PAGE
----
This illustration always blows me away... and not just because I marvel at the effort the artist put into it.
But also because it so effectively represents the zeitgeist of industrial America during those times. I live an hour from Buffalo, have visited it often, and have a wistful appreciation for what that place must have been like when this ad appeared in 1951. All of that is gone now. It ain't much better here in Hamilton, where our once mighty steel mills and manufacturing sector are a shrivelled, hollow shell of their former selves.
Say what you want about the titans of industry who built industrial empires from the comfort of the boardroom. They could never have accomplished a thing without the back breaking efforts of 'the army in overalls'.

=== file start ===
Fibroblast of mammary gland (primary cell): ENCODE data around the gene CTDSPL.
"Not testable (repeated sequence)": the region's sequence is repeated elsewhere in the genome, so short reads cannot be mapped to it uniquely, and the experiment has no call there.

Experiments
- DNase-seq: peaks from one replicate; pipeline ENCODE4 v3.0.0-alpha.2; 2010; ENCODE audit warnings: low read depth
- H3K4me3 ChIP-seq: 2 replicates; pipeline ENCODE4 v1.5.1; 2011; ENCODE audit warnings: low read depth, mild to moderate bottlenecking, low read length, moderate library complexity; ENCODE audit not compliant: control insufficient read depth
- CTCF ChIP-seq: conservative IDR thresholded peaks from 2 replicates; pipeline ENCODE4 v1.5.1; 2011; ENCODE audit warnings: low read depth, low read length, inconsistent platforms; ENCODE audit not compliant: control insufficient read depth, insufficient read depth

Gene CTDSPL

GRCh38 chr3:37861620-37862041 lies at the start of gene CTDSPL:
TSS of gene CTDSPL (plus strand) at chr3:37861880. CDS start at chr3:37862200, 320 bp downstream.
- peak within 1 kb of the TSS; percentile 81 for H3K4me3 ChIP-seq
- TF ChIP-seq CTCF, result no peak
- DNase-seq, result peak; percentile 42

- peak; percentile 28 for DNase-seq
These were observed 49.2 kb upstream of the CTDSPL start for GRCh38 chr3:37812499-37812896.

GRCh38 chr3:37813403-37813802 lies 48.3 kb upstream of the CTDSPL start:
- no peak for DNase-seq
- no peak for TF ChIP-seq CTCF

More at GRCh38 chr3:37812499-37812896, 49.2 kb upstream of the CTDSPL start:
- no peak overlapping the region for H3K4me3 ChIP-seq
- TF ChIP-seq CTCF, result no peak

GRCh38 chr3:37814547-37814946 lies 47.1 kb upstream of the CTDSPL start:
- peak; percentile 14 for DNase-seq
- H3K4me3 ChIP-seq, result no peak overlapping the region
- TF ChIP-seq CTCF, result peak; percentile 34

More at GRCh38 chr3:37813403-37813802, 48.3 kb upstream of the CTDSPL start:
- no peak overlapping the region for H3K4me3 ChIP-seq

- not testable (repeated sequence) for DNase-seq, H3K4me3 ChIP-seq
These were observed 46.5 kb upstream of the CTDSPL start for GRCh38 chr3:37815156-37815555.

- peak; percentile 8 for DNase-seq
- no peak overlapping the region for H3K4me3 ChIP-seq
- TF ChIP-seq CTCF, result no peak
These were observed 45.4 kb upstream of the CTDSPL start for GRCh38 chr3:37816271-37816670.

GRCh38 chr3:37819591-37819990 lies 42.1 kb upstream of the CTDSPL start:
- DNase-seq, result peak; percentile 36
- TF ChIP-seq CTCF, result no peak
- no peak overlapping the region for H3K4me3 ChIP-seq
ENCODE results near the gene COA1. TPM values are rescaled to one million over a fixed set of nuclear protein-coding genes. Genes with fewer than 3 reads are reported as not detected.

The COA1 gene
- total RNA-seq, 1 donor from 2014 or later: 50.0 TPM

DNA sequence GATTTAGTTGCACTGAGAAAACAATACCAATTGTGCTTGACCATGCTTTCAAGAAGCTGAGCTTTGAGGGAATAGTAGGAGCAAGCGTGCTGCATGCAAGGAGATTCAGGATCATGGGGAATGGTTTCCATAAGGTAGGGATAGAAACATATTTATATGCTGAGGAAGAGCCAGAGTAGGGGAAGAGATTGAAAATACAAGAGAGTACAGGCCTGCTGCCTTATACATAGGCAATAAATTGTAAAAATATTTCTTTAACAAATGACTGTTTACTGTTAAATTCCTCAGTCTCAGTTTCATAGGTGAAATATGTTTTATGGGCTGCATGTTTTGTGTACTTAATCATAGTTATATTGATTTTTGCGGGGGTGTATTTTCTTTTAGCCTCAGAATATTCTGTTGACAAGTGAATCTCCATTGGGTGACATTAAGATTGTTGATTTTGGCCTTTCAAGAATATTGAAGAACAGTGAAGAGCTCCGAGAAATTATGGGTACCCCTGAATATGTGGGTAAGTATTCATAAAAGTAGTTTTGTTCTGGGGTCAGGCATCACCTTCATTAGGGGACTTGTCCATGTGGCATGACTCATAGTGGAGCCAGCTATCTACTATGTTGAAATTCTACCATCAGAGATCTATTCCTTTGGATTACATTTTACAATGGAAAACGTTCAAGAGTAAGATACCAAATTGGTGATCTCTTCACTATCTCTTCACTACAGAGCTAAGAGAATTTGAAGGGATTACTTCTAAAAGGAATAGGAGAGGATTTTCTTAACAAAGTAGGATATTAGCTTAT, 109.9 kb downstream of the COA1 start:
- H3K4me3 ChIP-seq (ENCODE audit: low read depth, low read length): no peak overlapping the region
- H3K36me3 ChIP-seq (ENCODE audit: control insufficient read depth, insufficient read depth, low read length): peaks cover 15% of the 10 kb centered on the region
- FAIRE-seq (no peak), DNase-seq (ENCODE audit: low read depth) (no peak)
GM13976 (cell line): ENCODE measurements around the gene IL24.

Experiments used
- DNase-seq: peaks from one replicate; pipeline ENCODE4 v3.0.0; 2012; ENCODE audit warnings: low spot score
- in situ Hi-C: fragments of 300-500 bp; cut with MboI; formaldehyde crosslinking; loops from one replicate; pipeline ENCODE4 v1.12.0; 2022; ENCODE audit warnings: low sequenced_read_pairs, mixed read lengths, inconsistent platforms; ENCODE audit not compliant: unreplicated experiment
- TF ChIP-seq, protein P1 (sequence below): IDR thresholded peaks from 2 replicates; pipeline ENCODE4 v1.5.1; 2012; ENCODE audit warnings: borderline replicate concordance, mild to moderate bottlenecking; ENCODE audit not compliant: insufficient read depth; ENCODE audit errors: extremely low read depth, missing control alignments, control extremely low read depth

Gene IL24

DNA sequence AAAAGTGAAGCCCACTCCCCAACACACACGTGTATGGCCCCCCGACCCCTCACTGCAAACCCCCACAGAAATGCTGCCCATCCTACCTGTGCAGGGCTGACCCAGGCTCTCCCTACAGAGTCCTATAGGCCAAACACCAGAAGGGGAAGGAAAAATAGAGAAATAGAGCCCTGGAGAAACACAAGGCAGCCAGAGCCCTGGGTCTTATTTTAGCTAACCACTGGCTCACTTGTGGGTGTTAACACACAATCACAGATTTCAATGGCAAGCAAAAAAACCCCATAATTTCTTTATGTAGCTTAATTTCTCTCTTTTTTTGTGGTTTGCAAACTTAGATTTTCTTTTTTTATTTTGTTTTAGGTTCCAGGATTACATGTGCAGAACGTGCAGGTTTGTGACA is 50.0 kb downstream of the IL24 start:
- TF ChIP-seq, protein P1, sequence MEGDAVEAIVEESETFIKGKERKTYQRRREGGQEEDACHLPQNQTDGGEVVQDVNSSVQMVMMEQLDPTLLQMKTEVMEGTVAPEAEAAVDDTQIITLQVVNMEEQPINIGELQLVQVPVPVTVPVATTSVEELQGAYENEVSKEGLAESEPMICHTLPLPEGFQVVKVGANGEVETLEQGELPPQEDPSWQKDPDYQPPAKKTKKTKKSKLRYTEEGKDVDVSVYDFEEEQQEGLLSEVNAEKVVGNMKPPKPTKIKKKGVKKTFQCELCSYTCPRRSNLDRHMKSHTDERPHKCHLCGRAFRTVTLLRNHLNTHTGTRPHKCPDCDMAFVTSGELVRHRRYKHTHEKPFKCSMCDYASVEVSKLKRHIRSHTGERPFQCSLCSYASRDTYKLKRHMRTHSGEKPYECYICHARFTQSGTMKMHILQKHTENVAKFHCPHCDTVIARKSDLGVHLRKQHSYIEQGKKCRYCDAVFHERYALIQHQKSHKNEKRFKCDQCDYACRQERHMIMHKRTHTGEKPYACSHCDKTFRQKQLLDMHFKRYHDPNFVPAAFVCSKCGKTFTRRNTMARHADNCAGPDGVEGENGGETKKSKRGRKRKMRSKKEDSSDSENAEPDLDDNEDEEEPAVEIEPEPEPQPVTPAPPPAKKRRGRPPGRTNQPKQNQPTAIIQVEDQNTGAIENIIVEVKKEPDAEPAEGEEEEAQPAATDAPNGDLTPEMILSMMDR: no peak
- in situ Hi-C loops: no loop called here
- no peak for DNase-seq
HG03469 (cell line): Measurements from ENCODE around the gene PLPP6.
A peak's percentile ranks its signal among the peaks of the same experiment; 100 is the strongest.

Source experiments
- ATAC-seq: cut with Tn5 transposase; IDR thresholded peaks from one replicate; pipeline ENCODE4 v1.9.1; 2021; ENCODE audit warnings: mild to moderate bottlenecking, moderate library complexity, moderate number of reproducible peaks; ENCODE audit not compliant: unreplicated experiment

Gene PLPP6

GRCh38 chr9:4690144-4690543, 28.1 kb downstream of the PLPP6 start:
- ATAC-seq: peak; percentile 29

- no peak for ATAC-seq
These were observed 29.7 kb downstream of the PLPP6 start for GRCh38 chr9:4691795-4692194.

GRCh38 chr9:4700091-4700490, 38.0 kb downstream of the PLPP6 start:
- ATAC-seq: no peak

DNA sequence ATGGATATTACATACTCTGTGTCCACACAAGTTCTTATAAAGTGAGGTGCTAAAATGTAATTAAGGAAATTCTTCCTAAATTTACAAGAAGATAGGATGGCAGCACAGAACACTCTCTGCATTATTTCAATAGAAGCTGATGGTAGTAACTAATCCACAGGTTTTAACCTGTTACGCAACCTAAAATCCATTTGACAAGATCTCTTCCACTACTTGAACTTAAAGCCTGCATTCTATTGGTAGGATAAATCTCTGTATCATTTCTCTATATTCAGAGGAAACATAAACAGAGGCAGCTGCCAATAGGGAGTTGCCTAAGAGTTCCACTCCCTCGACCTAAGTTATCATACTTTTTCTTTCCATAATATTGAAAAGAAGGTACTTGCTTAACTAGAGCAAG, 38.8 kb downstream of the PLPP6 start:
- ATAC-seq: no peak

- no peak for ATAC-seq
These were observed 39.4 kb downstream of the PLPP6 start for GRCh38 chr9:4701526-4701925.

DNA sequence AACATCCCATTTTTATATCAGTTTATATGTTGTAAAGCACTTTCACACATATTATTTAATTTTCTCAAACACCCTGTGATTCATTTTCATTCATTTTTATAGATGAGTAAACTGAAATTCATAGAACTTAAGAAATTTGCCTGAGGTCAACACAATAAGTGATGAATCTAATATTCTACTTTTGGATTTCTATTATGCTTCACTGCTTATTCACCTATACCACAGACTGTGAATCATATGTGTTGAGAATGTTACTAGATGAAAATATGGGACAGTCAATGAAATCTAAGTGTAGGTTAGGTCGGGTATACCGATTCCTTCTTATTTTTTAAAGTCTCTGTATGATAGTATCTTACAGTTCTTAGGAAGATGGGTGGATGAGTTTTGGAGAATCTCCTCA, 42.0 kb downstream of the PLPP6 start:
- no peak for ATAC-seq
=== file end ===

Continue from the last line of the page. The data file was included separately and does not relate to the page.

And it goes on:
Its kind of bizarre to think of it like this but consider: these guys toiled like slaves to give their children a better life... a higher education... and those children grew up to be the corporate financiers, mergers and acquisitions brokers and lawyers that dismantled and off-shored this entire sector of the North American economy.
How ironic is that?
What's left behind is a fascinating historical record in the form of these beautiful illustrations from America's industrial heyday. This piece, incidentally, looking like it might have been done by Robert Fawcett.
Finally, just to lighten the mood a little (and to show that even the titans of industry had a playful side ) three delightful little cartoon ads featuring great little scenes of factory floors buzzing with activity.
* My Industry Flickr set.
*AND* Charlie Allen's latest CAWS, featuring artwork that spans four decades of Charlie's illustrious career (including high school yearbook illustrations by a talented 16 year old!) Go right now to Charlie Allen's blog to check it out.